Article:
2.2.4. Compression ratio, quality evaluation 20

2.3. Compression of still images 21

2.3.1. JPEG standard 22

2.3.1.1. Why use DCT? 22

2.3.1.2. Quantization 24

2.3.1.3. Coding 24

2.3.1.4. Compression of still color images with JPEG 25

2.3.1.5. JPEG standard: conclusion 26

2.3.2. JPEG 2000 standard 27

2.3.2.1. Wavelet transform 27

2.3.2.2. Decomposition of images with the wavelet transform 27

2.3.2.3. Quantization and coding of subbands 29

2.3.2.4. Wavelet-based compression methods, serving as references 30

2.3.2.5. JPEG 2000 standard 31

2.4. The compression of image sequences 33

2.4.1. DCT-based video compression scheme 34

2.4.2. A history of and comparison between video standards 36

2.4.3. Recent developments in video compression 38

2.5. Compressing 1D signals 38

2.6. The compression of 3D objects 39

2.7. Conclusion and future developments 39

2.8. Bibliography 40

Chapter 3. Specificities of Physiological Signals and Medical Images 43
Christine CAVARO-MÉNARD, Amine NAÏT-ALI, Jean-Yves TANGUY, Elsa ANGELINI, Christel LE BOZEC and Jean-Jacques LE JEUNE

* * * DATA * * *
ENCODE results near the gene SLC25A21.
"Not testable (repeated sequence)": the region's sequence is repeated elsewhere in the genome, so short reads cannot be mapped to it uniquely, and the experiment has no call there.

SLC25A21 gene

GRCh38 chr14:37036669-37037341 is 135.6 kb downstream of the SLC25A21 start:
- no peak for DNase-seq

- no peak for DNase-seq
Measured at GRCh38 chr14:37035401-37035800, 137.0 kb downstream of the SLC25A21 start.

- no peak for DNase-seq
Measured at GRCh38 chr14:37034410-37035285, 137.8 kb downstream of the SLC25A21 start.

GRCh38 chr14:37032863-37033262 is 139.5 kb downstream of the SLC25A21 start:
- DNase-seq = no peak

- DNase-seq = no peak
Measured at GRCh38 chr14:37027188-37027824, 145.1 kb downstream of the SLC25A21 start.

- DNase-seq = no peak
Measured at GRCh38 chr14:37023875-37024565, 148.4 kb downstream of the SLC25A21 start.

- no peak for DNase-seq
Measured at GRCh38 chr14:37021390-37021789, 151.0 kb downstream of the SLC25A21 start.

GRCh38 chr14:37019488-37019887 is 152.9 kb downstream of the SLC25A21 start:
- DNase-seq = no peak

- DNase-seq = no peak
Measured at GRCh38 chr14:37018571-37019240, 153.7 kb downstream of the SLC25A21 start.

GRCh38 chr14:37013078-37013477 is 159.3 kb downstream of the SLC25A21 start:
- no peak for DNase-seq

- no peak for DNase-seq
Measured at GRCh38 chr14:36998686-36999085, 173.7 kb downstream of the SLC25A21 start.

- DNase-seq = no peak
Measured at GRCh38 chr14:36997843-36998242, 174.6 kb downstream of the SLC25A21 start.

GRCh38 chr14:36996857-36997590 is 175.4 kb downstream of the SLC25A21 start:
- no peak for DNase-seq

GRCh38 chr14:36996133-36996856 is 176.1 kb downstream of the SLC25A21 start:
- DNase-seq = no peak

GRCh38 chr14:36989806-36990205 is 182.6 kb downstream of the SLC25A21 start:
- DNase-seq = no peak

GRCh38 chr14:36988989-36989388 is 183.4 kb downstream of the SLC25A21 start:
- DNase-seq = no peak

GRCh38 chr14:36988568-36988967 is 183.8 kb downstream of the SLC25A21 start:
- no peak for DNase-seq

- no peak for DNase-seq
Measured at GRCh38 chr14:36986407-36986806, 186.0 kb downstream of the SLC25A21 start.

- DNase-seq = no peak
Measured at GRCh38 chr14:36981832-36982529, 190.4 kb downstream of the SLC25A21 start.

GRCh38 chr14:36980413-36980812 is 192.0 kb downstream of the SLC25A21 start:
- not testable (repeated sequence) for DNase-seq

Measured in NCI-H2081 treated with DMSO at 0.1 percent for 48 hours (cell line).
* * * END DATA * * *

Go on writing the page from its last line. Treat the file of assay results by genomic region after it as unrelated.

3.1. Introduction 43

3.2. Characteristics of physiological signals 44

3.2.1. Main physiological signals 44

3.2.1.1. Electroencephalogram (EEG) 44

3.2.1.2. Evoked potential (EP) 45

3.2.1.3. Electromyogram (EMG) 45

3.2.1.4. Electrocardiogram (ECG) 46

3.2.2. Physiological signal acquisition 46

3.2.3. Properties of physiological signals 46

3.2.3.1. Properties of EEG signals 46

3.2.3.2. Properties of ECG signals 48

3.3. Specificities of medical images 50

3.3.1. The different features of medical imaging formation processes 50

3.3.1.1. Radiology 51

3.3.1.2. Magnetic resonance imaging (MRI) 54

3.3.1.3. Ultrasound 58

3.3.1.4. Nuclear medicine 62

3.3.1.5. Anatomopathological imaging 66

3.3.1.6. Conclusion 68

3.3.2. Properties of medical images 69

3.3.2.1. The size of images 70

3.3.2.2. Spatial and temporal resolution 71

3.3.2.3. Noise in medical images 72

3.4. Conclusion 73

3.5. Bibliography 74

Chapter 4. Standards in Medical Image Compression 77
Bernard GIBAUD and Joël CHABRIAIS

4.1. Introduction 77

4.2. Standards for communicating medical data 79